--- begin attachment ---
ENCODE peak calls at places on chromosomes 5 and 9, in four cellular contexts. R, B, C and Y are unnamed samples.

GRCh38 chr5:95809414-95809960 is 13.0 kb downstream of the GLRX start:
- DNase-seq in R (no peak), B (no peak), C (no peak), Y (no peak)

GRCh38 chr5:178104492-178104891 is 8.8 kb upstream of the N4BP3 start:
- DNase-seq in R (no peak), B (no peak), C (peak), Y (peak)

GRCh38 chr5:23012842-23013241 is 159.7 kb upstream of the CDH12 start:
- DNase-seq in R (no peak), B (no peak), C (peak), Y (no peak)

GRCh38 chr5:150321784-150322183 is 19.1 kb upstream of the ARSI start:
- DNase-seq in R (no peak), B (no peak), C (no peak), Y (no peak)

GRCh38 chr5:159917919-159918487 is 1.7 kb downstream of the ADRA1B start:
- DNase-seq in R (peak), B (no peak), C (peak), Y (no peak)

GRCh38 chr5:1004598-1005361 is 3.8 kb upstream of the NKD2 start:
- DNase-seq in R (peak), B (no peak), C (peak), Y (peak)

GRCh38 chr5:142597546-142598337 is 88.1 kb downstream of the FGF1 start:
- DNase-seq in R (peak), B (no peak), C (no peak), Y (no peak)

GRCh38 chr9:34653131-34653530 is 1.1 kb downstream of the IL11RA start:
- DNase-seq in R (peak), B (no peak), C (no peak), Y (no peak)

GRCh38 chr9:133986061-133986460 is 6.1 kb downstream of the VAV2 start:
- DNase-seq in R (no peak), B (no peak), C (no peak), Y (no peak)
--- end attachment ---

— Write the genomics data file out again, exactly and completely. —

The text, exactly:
ENCODE peak calls at places on chromosomes 5 and 9, in four cellular contexts. R, B, C and Y are unnamed samples.

GRCh38 chr5:95809414-95809960 is 13.0 kb downstream of the GLRX start:
- DNase-seq in R (no peak), B (no peak), C (no peak), Y (no peak)

GRCh38 chr5:178104492-178104891 is 8.8 kb upstream of the N4BP3 start:
- DNase-seq in R (no peak), B (no peak), C (peak), Y (peak)

GRCh38 chr5:23012842-23013241 is 159.7 kb upstream of the CDH12 start:
- DNase-seq in R (no peak), B (no peak), C (peak), Y (no peak)

GRCh38 chr5:150321784-150322183 is 19.1 kb upstream of the ARSI start:
- DNase-seq in R (no peak), B (no peak), C (no peak), Y (no peak)

GRCh38 chr5:159917919-159918487 is 1.7 kb downstream of the ADRA1B start:
- DNase-seq in R (peak), B (no peak), C (peak), Y (no peak)

GRCh38 chr5:1004598-1005361 is 3.8 kb upstream of the NKD2 start:
- DNase-seq in R (peak), B (no peak), C (peak), Y (peak)

GRCh38 chr5:142597546-142598337 is 88.1 kb downstream of the FGF1 start:
- DNase-seq in R (peak), B (no peak), C (no peak), Y (no peak)

GRCh38 chr9:34653131-34653530 is 1.1 kb downstream of the IL11RA start:
- DNase-seq in R (peak), B (no peak), C (no peak), Y (no peak)

GRCh38 chr9:133986061-133986460 is 6.1 kb downstream of the VAV2 start:
- DNase-seq in R (no peak), B (no peak), C (no peak), Y (no peak)